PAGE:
Vladimir Nabokov

NABOKV-L post 0025247, Tue, 1 Apr 2014 01:20:30 -0300

Shade's grief versus VN's "royal memories."
I’d been examining John Shade’s disappointment with his daughter Hazel [“She
might have been you, me, or some quaint blend:/ Nature chose me so as to
wrench and rend/Your heart and mineÂ…[ ]Alas, the dingy cygnet never
turned/ Into a wood duck”], after a chance encounter with Emma Bovary’s own
misgivings about her little girl, Berthe [MB,ch 6: "It is very strange,"
thought Emma, "how ugly this child is!"]


But, before I could grasp the true strength of his admission [ “ She was my
darling: difficult, morose — / But still my darling.”] and his wife’s grief,
I got side-tracked, as usual, by various online blogs on “Nabokov and
Flaubert,” even a 2013 article which I think hasn’t been posted at the VN-L,
approaching “The Tragedy of Mr.Morn” and VN’s “deeper truth,” one that found
its way into “Pale Fire”* (the focus now is on CK’s Zembla).


* - "Pieces," by Michelle Bailat-Jones - "Nabokov on Madame Bovary" Posted:
July 3, 2008 ;
Excerpts: “Of the essays I’ve read so far in Nabokov’s Lectures on
Literature, the one on Madame Bovary was the most complex [ ] ItÂ’s clear
he knew the book practically by heart [ ] For this particular lecture,
Nabokov doesn’t only focus on the actual text of “Madame Bovary” but he
brings in a discussion of FlaubertÂ’s letters to his then lover, Louise
ColetÂ…That added input adds a whole new dimension to understanding
FlaubertÂ’s intent. We often wonder whether great writers do things on
purpose in their books, or if critics see things or find
connections/allusions/hidden meanings the writer created by accident or
maybe wasnÂ’t fully aware of. The excerpts of these letters show that
Flaubert knew exactly what he was doing at all timesÂ…Nabokov taught Madame
Bovary to his students at Wellesley and Cornell using a translation by
Eleanor Marx Aveling (the daughter of Karl Marx) which is available at
Gutenberg. I donÂ’t know how many other translations were around at the same
time, but Nabokov has nothing but angry criticism for “the translators”…[ ]

Beautiful Failures: Nabokov and Flaubert's Early Attempts, Benjamin Lytal.
April 2013.

bert-anthony-novels.html Excerpts: "A first novel is like spring lamb,
tender and pink [ ]But then there are the real treasures, the rehearsals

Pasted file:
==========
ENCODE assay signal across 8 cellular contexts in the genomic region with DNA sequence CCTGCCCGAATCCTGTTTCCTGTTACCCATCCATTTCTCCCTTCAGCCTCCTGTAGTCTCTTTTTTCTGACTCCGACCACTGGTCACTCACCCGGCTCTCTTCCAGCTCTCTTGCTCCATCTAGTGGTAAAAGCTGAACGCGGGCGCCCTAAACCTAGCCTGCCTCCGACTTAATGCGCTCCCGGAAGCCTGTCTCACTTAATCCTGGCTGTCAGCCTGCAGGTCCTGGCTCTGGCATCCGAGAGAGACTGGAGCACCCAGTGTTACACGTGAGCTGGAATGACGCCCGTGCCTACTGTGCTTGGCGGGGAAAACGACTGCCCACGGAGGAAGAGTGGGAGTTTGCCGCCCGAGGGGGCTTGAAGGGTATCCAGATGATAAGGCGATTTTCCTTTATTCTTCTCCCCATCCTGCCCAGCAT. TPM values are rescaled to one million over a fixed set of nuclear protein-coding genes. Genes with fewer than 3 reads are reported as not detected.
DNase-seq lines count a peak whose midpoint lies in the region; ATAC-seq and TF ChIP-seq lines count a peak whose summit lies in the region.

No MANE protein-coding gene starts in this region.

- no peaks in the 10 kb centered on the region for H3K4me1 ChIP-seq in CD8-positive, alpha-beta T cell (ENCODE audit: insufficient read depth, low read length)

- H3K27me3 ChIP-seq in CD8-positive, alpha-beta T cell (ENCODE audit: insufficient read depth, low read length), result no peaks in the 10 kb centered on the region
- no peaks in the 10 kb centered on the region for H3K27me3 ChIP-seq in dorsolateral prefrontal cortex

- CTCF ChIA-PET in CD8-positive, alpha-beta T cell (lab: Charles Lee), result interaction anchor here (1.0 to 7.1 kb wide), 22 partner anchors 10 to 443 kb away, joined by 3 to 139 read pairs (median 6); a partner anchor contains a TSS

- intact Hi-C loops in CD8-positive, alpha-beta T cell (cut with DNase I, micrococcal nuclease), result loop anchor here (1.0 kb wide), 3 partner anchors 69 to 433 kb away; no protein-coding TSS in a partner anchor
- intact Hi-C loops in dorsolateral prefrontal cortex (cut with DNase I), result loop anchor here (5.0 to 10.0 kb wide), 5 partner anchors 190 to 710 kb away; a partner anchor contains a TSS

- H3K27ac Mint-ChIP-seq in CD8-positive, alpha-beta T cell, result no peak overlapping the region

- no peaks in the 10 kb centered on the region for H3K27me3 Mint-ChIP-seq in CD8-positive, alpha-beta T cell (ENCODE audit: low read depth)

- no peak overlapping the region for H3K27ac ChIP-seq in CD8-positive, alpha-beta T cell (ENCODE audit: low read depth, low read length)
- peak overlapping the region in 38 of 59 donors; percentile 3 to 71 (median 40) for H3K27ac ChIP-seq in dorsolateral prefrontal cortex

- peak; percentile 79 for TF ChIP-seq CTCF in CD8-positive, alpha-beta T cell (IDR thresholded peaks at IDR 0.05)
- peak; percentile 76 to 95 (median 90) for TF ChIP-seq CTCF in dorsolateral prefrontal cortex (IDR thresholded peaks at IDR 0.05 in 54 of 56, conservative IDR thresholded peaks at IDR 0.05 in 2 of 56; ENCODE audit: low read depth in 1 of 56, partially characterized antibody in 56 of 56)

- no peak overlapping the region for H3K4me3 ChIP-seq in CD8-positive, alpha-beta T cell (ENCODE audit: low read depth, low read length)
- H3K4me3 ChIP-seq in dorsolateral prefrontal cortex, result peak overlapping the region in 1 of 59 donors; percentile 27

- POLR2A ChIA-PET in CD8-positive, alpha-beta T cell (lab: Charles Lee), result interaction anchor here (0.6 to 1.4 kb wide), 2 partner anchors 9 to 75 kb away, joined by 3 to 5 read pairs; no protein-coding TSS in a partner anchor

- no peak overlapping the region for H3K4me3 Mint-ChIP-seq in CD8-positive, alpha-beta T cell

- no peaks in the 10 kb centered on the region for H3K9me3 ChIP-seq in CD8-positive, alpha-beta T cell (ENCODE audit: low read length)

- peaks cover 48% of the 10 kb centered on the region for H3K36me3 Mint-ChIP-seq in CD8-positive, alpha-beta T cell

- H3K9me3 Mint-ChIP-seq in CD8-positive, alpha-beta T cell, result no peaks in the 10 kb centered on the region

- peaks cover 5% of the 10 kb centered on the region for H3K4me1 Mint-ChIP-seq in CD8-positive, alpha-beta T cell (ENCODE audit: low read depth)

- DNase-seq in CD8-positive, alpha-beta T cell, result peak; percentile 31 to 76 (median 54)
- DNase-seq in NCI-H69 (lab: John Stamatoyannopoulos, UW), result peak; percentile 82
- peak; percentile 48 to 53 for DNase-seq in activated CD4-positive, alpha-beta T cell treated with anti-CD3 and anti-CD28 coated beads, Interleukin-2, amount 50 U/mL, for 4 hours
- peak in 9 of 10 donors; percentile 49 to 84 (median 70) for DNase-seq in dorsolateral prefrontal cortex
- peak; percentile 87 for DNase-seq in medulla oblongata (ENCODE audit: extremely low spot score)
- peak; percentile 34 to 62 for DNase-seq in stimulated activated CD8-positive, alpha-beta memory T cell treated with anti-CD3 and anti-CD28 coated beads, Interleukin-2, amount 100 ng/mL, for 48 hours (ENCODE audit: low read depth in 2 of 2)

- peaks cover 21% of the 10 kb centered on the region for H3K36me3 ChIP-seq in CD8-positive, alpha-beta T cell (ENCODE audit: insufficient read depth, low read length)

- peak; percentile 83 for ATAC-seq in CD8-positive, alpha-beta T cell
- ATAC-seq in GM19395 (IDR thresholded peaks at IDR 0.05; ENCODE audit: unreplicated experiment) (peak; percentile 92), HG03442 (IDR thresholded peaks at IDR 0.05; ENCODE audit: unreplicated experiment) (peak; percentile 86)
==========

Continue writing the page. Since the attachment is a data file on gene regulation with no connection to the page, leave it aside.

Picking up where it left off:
that never got published, the artifacts that invite you to reconstruct what
an author wanted to do, before she did it. Did Jane Austen know, sitting
with “Elinor and Marianne” on her lap, that she would keep writing, that she
would never stop, that the rudiments on her page would refine themselves
into anything like “Pride and Prejudice”? [ ]Even Vladimir Nabokov, the
high priest of readerly hygiene, occasionally allowed himself this kind of
communion. He may have forbidden his Cornell students from identifying or
sympathizing with any fictional characters. But identifying with the author
was a different matter. Nabokov told his students of writersÂ’ travails,
urging them to consider the number of days Flaubert took to write the scene
with Emma and Leon in the Lion dÂ’Or [ ] Now we have an invitation to root
for the young Nabokov. His first major effort, “The Tragedy of Mister Morn,”
has been translated for the first time. “Mister Morn” is a verse play, but
its speeches are bright with Nabokovian gems [ ]Reading this tale of an
exiled king from a fantasy kingdom, one wonders if Nabokov realized, in
1924, that he was writing the first draft of “Pale Fire” (1962)[ ] It’s
“Mister Morn,” however, that seems most enticingly predictive of Nabokov’s
great work. The flutter of magic, the avuncular twinkle, the B-movie
danger—it’s all here.[ ] Every speech in the play seems to take some kind
of renunciation as its occasion [ ]NabokovÂ’s first, crazier effort is the
one that shows his ambition plain [ ]Call it the Icarian début. The kind
that might not even get published, because the author has flown too close to
the sun. Gustave Flaubert would be the archetype [ ] as the biographer
Enid Starkie notes, his friends knew full well that romanticism was on the
wane [ ]His next book would be a masterpiece of restraint called “Madame
Bovary.” But Flaubert always came back to his “Temptation.”[ ] We know
that Nabokov was rereading Flaubert when he was writing “The Tragedy of
Mister Morn.” He had already read all of Flaubert in French by the age of
fourteen or fifteen; in his thirties he would report that he had recently
read “Madame Bovary” “for the hundredth time.” Both writers are famous for
their obsessive perfectionism. Yet both wobbled between different modes;
both started their careers with missteps their friends could have corrected.
The history of their early failures speaks to a drive deeper than a
superficial scratching around for le mot juste. Nabokov knew he was a
magician. And Flaubert was a voluptuary [ ] Nabokov, in exile, had a
ready-made metaphor for impossible dreams: as the eponymous hero of “Mister
Morn” explains, “I’ll quietly live out the rest of my strange life / to the
secret tune of my royal memories.”… Flaubert and Nabokov…lunged early,
striking out with full faith in their own sense of direction. They got
nowhere; they went back and started in a different course. But each came
back, in the end.”

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